Astragalus vexilliflexus (Few-Flowered Milk-Vetch) - photos and description

 

 


Looking straight down on plant in above photo

 

 

 


Stem leaf in above photo


Stem leaf in above photo

 

General: Plants straggling to erect, having many stems from a taproot.

Flowers: Flowers pinkish-purple in a loose raceme, flower measured at 7 mm long, calyx with some black hairs and linear teeth, the teeth of the calyx are linear and about as long as the calyx tube. Pods reflexed, oblong, we measured a pod at 7 mm long.

Leaves: Stems leafy, leaves pinnate with 7-13 oblong-lanceolate leaflets. Leaf measured at 35 mm long, leaflet measured at 1 cm long and 2 mm wide. Top and bottom of leaflets are strigose.

Height: We measured plants from 7 to 17 cm tall.

Habitat: Eroded slopes and hills in the south western prairies

Abundance: This plant is very rare, ranked as an S2 (as of 2019) by the Saskatchewan Conservation Data Centre.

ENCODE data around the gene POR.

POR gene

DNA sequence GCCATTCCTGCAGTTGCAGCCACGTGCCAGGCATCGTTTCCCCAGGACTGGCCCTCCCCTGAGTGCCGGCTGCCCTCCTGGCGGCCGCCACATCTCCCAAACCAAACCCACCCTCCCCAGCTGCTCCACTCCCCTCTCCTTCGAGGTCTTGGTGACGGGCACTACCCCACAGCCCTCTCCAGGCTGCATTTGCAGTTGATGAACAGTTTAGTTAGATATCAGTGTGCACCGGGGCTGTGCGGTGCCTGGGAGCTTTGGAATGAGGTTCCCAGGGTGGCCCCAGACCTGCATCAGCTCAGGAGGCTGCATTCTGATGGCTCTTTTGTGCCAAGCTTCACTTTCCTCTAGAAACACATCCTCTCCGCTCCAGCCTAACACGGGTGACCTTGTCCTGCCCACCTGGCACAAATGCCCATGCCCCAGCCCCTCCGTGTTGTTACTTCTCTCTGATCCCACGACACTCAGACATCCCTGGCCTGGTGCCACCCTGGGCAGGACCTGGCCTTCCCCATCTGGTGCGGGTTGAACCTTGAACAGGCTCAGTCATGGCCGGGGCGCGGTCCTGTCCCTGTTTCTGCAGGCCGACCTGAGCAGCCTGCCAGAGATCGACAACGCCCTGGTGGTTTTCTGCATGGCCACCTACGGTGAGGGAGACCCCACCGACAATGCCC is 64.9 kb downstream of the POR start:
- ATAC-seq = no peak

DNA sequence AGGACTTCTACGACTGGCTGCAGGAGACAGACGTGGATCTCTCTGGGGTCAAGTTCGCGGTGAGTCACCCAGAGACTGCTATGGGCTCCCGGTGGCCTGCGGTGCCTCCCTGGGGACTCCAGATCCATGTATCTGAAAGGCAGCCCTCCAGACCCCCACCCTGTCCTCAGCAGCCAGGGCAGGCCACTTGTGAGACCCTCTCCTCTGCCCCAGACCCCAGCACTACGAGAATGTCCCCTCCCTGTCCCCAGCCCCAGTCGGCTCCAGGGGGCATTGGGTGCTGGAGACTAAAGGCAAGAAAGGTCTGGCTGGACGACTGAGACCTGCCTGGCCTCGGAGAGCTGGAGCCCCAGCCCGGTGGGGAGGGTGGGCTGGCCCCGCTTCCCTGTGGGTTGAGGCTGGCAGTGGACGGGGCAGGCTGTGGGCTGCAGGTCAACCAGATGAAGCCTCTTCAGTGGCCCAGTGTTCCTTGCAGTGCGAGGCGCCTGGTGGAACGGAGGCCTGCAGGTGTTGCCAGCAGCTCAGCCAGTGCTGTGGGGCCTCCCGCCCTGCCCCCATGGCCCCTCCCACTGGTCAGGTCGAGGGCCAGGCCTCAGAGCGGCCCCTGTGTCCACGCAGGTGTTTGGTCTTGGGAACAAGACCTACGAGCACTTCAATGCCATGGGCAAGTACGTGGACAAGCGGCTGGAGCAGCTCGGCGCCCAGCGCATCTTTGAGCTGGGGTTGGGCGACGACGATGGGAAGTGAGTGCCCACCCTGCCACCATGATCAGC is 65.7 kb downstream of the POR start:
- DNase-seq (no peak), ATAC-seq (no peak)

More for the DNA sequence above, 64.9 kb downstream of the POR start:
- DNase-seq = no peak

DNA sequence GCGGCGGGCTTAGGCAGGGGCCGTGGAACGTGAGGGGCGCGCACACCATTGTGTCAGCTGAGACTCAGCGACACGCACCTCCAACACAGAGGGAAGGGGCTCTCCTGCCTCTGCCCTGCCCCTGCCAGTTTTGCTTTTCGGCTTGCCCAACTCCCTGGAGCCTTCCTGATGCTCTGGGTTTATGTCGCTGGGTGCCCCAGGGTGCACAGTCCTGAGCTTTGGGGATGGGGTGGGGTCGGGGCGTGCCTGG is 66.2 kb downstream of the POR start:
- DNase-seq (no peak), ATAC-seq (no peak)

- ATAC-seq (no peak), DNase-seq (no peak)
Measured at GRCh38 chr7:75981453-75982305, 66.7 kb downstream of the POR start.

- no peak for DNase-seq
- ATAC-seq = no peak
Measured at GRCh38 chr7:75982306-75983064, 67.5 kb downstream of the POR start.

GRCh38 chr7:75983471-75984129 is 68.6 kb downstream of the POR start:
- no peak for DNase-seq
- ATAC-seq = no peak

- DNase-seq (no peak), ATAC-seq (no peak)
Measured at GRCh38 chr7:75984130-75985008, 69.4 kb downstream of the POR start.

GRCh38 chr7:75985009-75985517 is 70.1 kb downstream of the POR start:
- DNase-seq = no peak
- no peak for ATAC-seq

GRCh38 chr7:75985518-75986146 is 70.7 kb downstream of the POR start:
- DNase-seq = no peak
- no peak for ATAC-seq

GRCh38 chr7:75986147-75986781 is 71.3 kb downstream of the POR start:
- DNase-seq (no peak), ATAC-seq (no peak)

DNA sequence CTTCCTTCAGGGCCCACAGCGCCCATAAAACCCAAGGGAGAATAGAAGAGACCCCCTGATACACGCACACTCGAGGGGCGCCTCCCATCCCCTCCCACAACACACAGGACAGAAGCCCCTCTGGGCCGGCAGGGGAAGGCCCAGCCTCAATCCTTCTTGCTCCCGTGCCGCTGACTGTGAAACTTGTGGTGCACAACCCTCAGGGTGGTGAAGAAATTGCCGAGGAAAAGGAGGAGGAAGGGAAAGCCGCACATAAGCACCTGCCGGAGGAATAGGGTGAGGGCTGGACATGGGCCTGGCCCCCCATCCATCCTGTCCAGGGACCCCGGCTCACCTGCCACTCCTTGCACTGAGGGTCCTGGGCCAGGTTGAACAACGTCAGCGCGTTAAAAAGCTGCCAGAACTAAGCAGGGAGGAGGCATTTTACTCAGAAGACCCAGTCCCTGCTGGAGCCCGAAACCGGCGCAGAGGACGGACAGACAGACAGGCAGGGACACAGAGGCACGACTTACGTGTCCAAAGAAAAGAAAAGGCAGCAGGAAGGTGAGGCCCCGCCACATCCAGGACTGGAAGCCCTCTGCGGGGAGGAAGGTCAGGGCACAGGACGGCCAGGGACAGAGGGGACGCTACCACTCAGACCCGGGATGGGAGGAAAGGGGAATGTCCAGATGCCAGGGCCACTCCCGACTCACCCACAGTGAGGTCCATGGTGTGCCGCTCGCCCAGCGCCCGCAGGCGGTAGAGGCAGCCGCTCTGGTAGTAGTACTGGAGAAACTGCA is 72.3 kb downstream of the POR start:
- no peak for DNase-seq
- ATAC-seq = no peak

Origin: Native.

How to identify this species of Astragalus:

- Calyx teeth linear, about as long or longer than the calyx tube, Flora of Alberta.

- Caespitose from caudex, leafy-stemmed, flowers blue ~ 6 mm, Taxonomic Reminder for Recognizing Saskatchewan Plants.

- Plants low, cushion-like, matted or straggling; leaflets not spine-tipped; flowers purplish or yellowish borne on more less well developed peduncles; leaves with at least 7 leaflets; flowers purple or blue, occasionally whitish; plants with taproots and caudex; flowers about 1 cm long, leaves not silvery pubescent; stems short, densely leafed, leaflets 7 to 11, inflorescence not elongating, pods flattened, Budd's Flora.

When and where photographed: Photos taken June 23rd, top of rocky, north facing hill, west block of the Cypress Hills, about 450 km west of our home in Regina, SK.